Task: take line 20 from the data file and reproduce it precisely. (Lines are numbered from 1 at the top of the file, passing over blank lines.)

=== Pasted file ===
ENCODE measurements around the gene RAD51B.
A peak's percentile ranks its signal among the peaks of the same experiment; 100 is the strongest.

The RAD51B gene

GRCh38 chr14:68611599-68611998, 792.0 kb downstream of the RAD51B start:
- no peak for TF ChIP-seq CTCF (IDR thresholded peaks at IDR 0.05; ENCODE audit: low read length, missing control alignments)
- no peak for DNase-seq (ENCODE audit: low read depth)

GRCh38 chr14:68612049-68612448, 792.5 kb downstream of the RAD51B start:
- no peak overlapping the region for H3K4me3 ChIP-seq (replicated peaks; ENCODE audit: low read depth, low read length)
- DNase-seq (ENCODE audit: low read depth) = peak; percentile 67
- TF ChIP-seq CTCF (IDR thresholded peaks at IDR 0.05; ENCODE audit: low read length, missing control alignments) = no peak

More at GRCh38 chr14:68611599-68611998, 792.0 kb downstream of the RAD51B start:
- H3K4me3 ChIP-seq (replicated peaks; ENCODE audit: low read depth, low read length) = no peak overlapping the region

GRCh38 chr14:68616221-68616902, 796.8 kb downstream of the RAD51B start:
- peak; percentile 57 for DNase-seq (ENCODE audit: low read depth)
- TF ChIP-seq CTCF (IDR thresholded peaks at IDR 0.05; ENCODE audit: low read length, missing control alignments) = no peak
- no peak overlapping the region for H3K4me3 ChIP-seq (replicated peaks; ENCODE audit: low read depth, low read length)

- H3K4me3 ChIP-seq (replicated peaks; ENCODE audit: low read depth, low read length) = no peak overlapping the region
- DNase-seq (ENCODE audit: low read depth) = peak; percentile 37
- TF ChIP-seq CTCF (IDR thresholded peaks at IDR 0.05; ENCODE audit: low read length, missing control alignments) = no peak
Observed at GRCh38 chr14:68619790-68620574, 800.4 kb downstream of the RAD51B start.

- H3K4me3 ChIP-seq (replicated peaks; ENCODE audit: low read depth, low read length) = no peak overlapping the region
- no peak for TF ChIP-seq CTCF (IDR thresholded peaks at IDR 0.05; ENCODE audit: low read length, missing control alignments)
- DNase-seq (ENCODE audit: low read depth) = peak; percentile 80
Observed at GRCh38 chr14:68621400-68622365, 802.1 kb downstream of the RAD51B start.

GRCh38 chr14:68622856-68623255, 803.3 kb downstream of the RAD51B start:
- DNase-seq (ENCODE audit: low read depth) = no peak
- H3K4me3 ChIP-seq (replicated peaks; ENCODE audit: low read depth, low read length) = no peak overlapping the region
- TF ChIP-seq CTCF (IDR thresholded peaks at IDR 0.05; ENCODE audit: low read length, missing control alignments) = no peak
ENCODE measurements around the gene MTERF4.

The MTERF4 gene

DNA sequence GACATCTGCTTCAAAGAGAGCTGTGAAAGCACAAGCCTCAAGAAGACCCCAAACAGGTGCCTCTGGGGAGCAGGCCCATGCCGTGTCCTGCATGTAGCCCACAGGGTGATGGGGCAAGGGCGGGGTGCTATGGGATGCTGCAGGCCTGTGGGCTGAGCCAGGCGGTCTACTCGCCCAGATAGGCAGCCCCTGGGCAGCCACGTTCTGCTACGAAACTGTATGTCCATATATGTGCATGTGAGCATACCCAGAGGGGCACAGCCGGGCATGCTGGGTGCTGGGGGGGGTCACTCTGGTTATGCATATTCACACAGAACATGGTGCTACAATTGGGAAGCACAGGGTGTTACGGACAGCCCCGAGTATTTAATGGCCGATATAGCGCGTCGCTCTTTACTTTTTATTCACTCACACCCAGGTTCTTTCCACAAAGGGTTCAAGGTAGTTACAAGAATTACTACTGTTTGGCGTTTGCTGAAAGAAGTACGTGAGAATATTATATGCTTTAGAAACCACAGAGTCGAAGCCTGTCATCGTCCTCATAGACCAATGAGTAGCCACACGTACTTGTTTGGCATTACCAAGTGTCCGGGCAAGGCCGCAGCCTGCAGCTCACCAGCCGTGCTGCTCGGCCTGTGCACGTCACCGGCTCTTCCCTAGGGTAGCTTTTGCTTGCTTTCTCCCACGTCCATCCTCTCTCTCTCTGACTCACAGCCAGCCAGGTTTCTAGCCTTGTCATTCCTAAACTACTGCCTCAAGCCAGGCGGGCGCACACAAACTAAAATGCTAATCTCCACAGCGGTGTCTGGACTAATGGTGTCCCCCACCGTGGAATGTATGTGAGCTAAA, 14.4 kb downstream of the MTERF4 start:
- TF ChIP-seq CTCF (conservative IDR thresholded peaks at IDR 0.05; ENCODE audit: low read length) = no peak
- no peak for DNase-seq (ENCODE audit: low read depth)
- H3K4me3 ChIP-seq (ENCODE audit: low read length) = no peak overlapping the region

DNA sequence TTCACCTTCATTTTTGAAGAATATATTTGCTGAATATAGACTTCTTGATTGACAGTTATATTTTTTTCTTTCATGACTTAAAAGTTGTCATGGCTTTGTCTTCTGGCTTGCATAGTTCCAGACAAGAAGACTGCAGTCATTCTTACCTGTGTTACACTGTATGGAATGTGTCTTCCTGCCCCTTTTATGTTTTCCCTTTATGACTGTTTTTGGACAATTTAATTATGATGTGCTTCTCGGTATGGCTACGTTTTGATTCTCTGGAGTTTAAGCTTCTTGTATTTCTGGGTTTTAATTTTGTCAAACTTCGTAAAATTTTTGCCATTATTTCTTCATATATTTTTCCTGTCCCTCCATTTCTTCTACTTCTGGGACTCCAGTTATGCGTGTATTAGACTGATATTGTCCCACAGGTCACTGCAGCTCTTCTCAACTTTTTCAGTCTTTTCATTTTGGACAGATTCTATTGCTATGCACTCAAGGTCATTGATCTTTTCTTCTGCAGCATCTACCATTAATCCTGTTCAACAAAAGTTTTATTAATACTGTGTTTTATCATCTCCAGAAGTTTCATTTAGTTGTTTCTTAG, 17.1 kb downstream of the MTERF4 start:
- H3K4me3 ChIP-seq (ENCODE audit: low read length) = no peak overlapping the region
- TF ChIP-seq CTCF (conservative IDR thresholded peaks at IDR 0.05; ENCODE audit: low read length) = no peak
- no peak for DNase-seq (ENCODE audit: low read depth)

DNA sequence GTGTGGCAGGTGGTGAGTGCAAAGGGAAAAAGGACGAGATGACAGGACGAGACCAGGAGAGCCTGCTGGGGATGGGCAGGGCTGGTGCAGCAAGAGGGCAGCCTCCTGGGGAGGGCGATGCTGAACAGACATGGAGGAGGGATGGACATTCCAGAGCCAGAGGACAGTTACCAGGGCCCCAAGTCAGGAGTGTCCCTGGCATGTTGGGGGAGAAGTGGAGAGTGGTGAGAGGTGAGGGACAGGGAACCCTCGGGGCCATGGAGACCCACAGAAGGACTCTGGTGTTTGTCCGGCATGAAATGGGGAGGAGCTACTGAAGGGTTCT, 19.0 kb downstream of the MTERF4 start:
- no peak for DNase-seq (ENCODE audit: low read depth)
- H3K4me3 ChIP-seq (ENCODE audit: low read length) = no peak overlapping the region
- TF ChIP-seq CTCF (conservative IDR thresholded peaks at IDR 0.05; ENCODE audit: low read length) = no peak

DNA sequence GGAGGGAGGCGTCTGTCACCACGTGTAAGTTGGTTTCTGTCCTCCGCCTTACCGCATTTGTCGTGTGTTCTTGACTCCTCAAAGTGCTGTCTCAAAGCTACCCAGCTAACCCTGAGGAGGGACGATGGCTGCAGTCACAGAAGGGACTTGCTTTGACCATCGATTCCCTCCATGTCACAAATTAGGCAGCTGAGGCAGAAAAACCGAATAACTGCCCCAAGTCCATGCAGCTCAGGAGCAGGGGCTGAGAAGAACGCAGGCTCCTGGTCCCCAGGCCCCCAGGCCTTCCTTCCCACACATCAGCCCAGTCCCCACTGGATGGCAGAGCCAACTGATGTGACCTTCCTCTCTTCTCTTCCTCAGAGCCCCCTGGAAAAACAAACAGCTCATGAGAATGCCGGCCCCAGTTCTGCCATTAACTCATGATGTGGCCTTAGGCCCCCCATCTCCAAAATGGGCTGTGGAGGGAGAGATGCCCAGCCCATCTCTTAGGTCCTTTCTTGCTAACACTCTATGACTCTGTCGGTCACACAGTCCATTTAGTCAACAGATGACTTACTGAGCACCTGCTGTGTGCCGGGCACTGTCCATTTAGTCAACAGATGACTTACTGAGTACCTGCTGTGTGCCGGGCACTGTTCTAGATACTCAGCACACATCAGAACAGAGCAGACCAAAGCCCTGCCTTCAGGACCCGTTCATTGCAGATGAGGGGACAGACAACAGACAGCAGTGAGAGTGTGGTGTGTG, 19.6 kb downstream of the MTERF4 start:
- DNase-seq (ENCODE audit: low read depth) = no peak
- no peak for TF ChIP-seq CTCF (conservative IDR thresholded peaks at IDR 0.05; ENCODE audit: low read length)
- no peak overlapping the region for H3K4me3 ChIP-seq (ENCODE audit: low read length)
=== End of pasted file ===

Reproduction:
Observed at GRCh38 chr14:68619790-68620574, 800.4 kb downstream of the RAD51B start.